This ESPN High School Football Story is Pretty Wild

from the broadcast on ESPN

You see this story about ESPN being duped into broadcasting a high school football game involving a school that nobody has ever heard of?

It’s bonkers. The short version is that this team lied about having a bunch of D1 prospects, got themselves on a national broadcast, and then proceeded to get smoked by IMG Academy, which is more or less a factory for super-talented kids.

Here’s the explanation from For The Win:

IMG Academy’s opponent? A small school named Bishop Sycamore, an online charter school from Ohio. If that school doesn’t ring any bells, you’re not alone here. And yet, Bishop Sycamore played IMG Academy — likely the No. 1 high school team in the country — on ESPN’s main channel on Sunday, and were destroyed 58-0.

How did we get to this point, you ask? Well apparently, Bishop Sycamore lied its way into this game by stating they had D1 prospects (they don’t) and naming players who don’t even go to the school in their press release.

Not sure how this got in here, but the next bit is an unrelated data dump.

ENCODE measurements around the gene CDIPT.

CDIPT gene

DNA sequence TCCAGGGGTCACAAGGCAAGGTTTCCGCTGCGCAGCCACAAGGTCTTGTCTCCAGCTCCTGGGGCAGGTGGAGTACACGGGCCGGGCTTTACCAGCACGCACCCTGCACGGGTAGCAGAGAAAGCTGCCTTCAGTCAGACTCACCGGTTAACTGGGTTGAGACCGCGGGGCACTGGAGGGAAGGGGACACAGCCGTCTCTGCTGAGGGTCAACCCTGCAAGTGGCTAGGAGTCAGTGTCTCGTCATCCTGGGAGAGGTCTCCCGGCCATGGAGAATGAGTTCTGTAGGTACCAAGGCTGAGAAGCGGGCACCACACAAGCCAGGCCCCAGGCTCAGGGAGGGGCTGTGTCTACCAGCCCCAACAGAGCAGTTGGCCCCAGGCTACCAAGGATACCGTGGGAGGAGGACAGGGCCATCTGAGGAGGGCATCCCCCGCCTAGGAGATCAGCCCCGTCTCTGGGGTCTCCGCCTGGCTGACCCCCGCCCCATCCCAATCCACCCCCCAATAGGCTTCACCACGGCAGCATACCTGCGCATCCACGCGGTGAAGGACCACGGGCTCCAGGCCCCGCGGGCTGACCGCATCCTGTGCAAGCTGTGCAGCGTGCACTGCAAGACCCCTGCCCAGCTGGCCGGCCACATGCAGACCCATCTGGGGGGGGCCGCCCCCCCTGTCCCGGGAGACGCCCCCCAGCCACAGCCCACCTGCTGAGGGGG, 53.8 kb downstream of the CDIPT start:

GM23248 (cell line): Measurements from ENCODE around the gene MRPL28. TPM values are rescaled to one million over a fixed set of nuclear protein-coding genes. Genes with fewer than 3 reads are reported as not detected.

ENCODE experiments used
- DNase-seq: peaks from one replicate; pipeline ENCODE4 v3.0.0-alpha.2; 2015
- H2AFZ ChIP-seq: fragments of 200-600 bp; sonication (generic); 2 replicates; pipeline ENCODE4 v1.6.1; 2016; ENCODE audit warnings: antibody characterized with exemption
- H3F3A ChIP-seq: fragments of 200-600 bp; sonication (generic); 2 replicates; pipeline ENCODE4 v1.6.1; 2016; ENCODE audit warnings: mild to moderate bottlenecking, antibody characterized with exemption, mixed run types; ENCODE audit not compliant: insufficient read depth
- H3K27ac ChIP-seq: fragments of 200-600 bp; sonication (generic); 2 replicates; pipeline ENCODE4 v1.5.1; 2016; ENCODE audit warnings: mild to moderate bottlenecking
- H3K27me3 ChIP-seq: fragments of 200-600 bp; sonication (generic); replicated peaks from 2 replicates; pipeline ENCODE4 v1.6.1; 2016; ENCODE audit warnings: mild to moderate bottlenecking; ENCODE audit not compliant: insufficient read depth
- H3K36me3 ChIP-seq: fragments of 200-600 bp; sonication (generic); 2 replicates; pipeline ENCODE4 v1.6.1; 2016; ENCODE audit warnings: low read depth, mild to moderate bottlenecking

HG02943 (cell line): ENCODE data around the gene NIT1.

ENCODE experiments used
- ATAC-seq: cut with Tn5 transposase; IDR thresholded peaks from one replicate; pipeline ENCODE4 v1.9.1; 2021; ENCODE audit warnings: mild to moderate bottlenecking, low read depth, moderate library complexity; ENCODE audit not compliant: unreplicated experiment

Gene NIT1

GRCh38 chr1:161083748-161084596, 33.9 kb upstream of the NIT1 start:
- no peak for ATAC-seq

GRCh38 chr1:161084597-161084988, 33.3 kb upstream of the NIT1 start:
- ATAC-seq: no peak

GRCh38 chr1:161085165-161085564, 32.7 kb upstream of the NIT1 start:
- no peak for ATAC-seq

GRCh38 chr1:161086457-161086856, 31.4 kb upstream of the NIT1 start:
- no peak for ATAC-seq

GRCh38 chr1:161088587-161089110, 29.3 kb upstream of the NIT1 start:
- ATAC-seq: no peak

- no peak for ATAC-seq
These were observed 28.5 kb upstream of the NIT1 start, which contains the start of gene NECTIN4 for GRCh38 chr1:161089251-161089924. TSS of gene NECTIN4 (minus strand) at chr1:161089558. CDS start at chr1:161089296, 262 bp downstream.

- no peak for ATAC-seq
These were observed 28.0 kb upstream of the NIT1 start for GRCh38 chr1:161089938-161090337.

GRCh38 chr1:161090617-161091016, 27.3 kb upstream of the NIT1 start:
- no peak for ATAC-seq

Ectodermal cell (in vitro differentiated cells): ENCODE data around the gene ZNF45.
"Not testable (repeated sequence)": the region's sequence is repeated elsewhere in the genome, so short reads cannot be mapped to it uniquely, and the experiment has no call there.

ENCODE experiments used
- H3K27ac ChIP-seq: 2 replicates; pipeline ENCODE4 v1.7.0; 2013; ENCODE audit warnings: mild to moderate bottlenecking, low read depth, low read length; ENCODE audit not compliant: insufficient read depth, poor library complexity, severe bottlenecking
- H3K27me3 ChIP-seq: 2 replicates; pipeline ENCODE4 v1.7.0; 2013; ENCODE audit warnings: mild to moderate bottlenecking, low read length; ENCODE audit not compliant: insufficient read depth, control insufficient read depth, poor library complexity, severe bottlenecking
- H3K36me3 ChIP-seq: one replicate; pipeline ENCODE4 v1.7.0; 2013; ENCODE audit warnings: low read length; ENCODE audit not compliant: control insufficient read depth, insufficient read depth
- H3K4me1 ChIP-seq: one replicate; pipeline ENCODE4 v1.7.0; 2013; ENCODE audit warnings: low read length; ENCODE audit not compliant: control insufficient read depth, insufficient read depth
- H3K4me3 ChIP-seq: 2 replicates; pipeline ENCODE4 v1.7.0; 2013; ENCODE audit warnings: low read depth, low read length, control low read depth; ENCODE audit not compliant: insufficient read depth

The broadcasters also mentioned their attempts to verify Bishop Sycamore’s story, but could not come up with anything, and ultimately were concerned for the “health and safety” of the players involved… midway through the second quarter.

Oh, and apparently Bishop Sycamore also played a game on Friday night, less than 48 hours before taking on IMG Academy, endangering the health and safety of their players even more.

Bishop Sycamore went 0-6 last year and was outscored by more than 150 points.

The even crazier thing is that the ESPN announcers basically admitted that this school pulled a fast one:

It turns out that ESPN actually has a third party handle scheduling for these high school games. That’s Paragon Marketing Group, and the PMG President said they were not aware Sycamore had played two days prior. ESPN issued a statement explaining that they had spoken with Paragon and took steps to make sure this wouldn’t happen again.

But it’s bananas to think that a school lied their way to national TV on ESPN. Even just double-checking the matchup and doing a little bit of due diligence would have signaled to Paragon and ESPN that something was wrong here.

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